• Due: Wednesday, May 4
• Notes:

• Although the official deadline is Wed. May 4, I will accept this (and all other remaining CS251 work) until the end of finals period = 5pm Mon. May 16.
• This problem set is now complete. It has four problems worth 100 points.
• It has been designed in such a way that you can expect 10 points to require approximately 1 hour. Please let me know if this expectation is wrong on particular problems!
• Please keep track of the time estimates for each problem/subproblem.
• Submission:
• In the yourFullName CS251 Spring 2016 Folder, create a Google Doc named yourFullName CS251 PS8.
• For each problem and subproblem, please indicate at the beginning of each writeup approximately how long that problem took you to solve and write up.
• You will need to draw many environment diagrams in this pset. You can use Google Doc’s Insert Drawing feature to create an environment diagram to insert into your doc.
• You will flesh out the following code file in this pset:
• Problem 4: Counters.java
• Include all answers, including copies of relevant code from your .hfl and .java files in your PS8 Google Doc.
• Drop a copy of your Counters.java file in your ~/cs251/drop/ps08 drop folder on cs.wellesley.edu. (You need not drop a copy of exp3.hfl in your drop folder.

## 1. Static and Dynamic Scope in Hofl (30 points)

Before starting this problem, study Sections 8 (Static Scoping) and 9 (Dynamic Scoping) in the Hofl notes.

1. (12 points) Suppose that the following program is run on the input argument list [5].

(hofl (a)
(bind linear (fun (a b)
(fun (x)
(+ (* a x) b)))
(bind line1 (linear 1 2)
(bind line2 (linear 3 4)
(bind try (fun (b) (list (line1 b) (line2 (+ b 1)) (line2 (+ b 2))))
(try (+ a a)))))))

Draw an environment diagram that shows all of the environments and closures that are created during the evaluation of this program in statically scoped Hofl. You can use Google Doc’s Insert Drawing feature to create a drawing to insert into your doc.

In order to simplify this diagram:

• you should treat bind as if it were a kernel construct and ignore the fact that it desugars into an application of an abs. That is, you should treat the evaluation of (bind I_defn E_defn E_body) in environment F as the result of evaluating Ebody in the environment frame F', where F' binds I_defn to V_defn, V-defn is the result of evaluating E_defn in F, and the parent frame of F' is F.

• you should treat fun as if it were a kernel construct and ignore the fact that it desugars into nested abstractions. In particular, (1) the evaluation of (fun (I_1 ... I_n) E_body) should be a closure consisting of (a) the fun expression and (b) the environment of its creation and (2) the application of the closure < (fun (I_1 ... I_n ) E_body ), F_creation > to argument values V_1 … V_n should create a new environment frame F whose parent frame is F_creation and which binds the variables I_1I_n to the values V_1V_n.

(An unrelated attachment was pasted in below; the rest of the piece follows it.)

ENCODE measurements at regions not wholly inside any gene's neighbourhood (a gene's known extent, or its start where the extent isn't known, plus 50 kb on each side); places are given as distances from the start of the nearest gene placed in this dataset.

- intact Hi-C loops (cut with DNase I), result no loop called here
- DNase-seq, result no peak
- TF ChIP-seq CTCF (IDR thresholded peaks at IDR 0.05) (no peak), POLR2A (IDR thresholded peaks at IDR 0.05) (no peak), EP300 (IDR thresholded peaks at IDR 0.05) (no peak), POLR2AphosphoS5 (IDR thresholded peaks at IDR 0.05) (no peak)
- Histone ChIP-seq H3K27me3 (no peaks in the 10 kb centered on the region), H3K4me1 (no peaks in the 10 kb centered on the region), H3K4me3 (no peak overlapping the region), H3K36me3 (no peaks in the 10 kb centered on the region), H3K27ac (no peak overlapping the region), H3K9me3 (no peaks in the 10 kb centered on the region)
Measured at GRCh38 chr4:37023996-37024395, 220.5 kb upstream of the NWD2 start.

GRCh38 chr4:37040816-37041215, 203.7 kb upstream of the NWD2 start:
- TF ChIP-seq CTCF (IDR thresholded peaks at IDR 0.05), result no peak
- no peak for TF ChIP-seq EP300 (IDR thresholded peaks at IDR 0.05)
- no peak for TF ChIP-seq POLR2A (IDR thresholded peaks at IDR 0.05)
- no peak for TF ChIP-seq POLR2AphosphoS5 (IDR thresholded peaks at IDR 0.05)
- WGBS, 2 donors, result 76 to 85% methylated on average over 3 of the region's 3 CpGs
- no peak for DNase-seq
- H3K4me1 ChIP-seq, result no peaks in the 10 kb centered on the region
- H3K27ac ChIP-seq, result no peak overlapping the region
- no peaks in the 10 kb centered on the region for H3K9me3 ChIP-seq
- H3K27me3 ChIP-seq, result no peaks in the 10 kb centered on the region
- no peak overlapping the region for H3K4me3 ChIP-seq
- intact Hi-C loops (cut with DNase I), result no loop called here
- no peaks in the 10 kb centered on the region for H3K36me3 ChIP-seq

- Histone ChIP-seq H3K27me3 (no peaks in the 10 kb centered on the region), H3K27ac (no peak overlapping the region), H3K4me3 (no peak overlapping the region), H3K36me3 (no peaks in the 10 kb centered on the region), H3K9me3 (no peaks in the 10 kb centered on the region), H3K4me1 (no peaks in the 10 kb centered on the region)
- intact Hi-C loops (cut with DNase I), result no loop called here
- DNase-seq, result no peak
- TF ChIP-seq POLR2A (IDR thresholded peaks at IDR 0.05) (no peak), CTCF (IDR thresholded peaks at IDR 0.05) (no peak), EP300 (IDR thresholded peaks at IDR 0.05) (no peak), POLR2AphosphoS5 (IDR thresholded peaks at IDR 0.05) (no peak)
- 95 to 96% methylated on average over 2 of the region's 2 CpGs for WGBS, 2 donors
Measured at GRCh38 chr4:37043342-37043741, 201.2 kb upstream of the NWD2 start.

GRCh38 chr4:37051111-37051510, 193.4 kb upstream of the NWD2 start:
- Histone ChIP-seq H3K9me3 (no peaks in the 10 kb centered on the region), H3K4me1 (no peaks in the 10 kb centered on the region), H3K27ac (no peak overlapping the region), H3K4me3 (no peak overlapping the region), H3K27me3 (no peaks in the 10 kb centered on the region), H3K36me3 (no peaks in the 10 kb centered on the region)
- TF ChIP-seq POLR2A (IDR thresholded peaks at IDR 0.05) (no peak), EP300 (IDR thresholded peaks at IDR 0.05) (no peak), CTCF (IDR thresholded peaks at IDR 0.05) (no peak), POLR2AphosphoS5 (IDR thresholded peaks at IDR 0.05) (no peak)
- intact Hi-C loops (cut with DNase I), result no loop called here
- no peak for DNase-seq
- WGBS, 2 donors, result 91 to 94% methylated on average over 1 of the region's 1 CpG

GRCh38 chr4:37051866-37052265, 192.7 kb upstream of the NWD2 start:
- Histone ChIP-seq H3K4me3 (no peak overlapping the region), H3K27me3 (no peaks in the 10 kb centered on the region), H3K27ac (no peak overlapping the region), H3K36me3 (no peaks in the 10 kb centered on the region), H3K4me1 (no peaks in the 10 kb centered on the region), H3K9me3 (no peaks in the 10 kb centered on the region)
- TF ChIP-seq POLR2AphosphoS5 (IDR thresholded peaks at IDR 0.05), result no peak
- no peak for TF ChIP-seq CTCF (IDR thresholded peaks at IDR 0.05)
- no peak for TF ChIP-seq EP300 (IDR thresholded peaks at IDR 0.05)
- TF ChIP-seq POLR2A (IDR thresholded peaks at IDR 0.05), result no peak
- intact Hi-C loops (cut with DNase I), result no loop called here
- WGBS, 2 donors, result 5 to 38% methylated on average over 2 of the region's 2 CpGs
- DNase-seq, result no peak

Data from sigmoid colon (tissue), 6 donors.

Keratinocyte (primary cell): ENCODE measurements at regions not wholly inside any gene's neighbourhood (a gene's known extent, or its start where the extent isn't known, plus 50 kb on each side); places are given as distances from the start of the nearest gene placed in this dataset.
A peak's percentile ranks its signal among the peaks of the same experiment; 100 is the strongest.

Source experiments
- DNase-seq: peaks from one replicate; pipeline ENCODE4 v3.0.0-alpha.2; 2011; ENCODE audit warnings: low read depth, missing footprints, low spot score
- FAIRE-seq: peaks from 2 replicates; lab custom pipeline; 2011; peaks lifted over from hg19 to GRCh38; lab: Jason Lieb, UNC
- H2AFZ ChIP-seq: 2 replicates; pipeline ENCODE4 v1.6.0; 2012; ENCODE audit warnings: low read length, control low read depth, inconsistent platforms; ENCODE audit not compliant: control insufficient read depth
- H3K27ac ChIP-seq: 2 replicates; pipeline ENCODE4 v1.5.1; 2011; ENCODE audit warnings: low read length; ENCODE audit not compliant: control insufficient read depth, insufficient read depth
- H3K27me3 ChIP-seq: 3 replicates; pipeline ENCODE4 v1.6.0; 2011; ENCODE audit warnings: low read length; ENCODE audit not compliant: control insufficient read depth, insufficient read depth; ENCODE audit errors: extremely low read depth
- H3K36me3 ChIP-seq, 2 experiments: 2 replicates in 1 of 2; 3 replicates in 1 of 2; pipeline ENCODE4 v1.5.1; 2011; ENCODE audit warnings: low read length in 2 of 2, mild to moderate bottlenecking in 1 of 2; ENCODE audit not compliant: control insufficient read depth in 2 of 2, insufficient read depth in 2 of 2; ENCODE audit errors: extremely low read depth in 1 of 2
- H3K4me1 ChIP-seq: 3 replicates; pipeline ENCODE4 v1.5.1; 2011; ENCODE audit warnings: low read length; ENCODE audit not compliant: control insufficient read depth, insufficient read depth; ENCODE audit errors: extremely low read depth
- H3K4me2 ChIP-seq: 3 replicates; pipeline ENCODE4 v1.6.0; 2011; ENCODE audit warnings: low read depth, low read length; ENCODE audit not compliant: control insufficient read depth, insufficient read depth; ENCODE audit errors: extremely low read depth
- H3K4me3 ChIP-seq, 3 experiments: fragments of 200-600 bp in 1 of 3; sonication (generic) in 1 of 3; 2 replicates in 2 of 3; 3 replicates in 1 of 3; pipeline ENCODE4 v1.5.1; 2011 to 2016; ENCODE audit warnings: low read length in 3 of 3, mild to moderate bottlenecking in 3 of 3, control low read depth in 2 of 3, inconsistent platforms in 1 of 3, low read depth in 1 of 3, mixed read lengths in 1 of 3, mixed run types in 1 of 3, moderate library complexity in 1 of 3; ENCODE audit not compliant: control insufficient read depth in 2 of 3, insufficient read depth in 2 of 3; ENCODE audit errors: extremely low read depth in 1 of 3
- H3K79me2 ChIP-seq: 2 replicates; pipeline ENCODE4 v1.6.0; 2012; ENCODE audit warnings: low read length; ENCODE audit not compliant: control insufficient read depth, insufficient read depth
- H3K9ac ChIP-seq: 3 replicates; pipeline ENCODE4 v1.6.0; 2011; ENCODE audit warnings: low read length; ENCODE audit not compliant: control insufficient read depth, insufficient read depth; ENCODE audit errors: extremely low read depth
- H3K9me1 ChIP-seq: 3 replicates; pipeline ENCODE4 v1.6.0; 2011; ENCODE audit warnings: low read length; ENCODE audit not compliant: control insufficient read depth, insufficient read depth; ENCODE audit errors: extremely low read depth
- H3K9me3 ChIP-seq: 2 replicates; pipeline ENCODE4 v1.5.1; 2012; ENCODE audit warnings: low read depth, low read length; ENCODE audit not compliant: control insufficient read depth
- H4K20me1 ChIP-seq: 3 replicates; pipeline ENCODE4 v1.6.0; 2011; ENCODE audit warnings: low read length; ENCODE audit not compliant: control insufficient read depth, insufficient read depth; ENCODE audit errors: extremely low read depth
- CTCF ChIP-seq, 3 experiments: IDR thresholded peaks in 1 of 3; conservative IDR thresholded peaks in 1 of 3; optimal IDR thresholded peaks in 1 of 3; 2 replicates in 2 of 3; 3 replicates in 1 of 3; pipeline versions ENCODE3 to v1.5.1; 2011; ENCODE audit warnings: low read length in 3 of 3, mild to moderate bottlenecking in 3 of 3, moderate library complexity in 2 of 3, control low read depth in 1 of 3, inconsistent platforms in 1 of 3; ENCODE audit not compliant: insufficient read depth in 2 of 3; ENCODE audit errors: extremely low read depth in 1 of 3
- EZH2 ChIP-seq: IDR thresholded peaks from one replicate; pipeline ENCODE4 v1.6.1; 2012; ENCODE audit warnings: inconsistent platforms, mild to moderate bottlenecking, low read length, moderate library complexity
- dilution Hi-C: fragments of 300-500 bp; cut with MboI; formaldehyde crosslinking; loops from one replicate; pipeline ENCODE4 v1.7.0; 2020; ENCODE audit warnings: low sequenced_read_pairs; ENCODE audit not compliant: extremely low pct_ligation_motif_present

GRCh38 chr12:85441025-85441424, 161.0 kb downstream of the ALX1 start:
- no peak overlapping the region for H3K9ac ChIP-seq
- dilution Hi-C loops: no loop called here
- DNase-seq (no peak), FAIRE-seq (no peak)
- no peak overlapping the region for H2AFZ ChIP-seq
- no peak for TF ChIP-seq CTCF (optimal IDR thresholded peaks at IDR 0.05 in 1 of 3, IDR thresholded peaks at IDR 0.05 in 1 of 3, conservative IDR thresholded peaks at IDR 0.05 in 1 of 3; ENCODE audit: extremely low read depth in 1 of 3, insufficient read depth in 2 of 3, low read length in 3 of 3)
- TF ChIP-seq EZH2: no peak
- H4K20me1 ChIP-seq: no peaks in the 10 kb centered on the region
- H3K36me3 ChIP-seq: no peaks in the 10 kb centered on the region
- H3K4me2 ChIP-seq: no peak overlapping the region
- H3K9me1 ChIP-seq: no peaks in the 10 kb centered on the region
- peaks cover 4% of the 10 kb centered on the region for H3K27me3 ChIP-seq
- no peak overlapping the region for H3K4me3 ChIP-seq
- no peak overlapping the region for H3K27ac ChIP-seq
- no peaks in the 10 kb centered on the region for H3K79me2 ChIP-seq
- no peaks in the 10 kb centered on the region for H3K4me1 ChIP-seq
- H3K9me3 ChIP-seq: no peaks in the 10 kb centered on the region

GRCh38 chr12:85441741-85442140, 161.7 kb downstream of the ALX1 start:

2. (2 points) What is the final value of the program from part (a) in statically scoped Hofl? You should figure out the answer on your own, but may wish to check it using the statically scoped Hofl interpreter.

3. (10 points) Draw an environment diagram that shows all of the environments created in dynamically scoped HOFL when running the above program on the input argument list [5].

4. (2 points) What is the final value of the program from part (c) in dynamically scoped Hofl?

5. (4 points) In a programming language with higher-order functions, which supports modularity better: lexical scope or dynamic scope? Explain your answer.

Note: You can use the Hofl interpreters to check your results to parts b and d by following these steps:

1. Copy the entire contents of the cs251-download directory on cs.wellesleley.edu to your local cs251-download directory using the following command. This may overwrite some of your existing files in this directory, but that’s OK. (If you think it’s not OK, then save versions of files you care about elsewhere first!) Of course, as usual, here and elsewhere you should replace username gdome by your own account name:

scp -r gdome@cs.wellesley.edu:/home/cs251/download/* /home/wx/cs251-download
2. If you don’t already have one, create a *sml* SML interpreter buffer within Emacs. All of the subsequent steps involve evaluating SML expressions in this buffer.

3. Execute the following SML command to change the default directory:

- Posix.FileSys.chdir "/home/wx/cs251-download/hofl";
4. Load both the static and dynamic Holf interpreters as follows:

- use "load-hofl-interps.sml";
5. You can launch a REPL for the statically scoped Hofl interpreter and evaluate expressions and run programs as shown below:

- HoflEnvInterp.repl();

hofl> (bind a 5
(bind add-a (fun (x) (+ x a))
(bind a 100
17

hofl> (#run (hofl (a b c)
(bind add-a (fun (x) (+ x a))
(bind a b
5 100 12)
17

hofl> (#quit)
Moriturus te saluto!
val it = () : unit
-

Note that it is not possible to use Hofl’s load to evaluate an expression or run a program.

6. Launching and using the dynamically scoped Hofl interpreter is similar:

- HoflEnvInterpDynamicScope.repl();

hofl-dynamic-scope> (bind a 5
(bind add-a (fun (x) (+ x a))
(bind a 100
112

hofl-dynamic-scope> (#run (hofl (a b c)
(bind add-a (fun (x) (+ x a))
(bind a b
5 100 12)
112

hofl-dynamic-scope> (#quit)
Moriturus te saluto!
val it = () : unit
-

## 2. Recursive Bindings (20 points)

Before starting this problem, study Sections 8 (Static Scoping), 9 (Dynamic Scoping), and 10 (Recursive Bindings) in the Hofl notes.

Consider the following Hofl expression E:

(bind f (abs x (+ x 1))
(bindrec ((f (abs n
(if (= n 0)
1
(* n (f (- n 1)))))))
(f 3)))
1. (6 points) Draw an environment diagram showing the environments created when E is evaluated in statically scoped Hofl, and show the final value of evaluating E.

2. (6 points) Consider the expression E' that is obtained from E by replacing bindrec by bindseq. Draw an environment diagram showing the environments created when E' is evaluated in statically scoped Hofl, and show the final value of evaluating E'.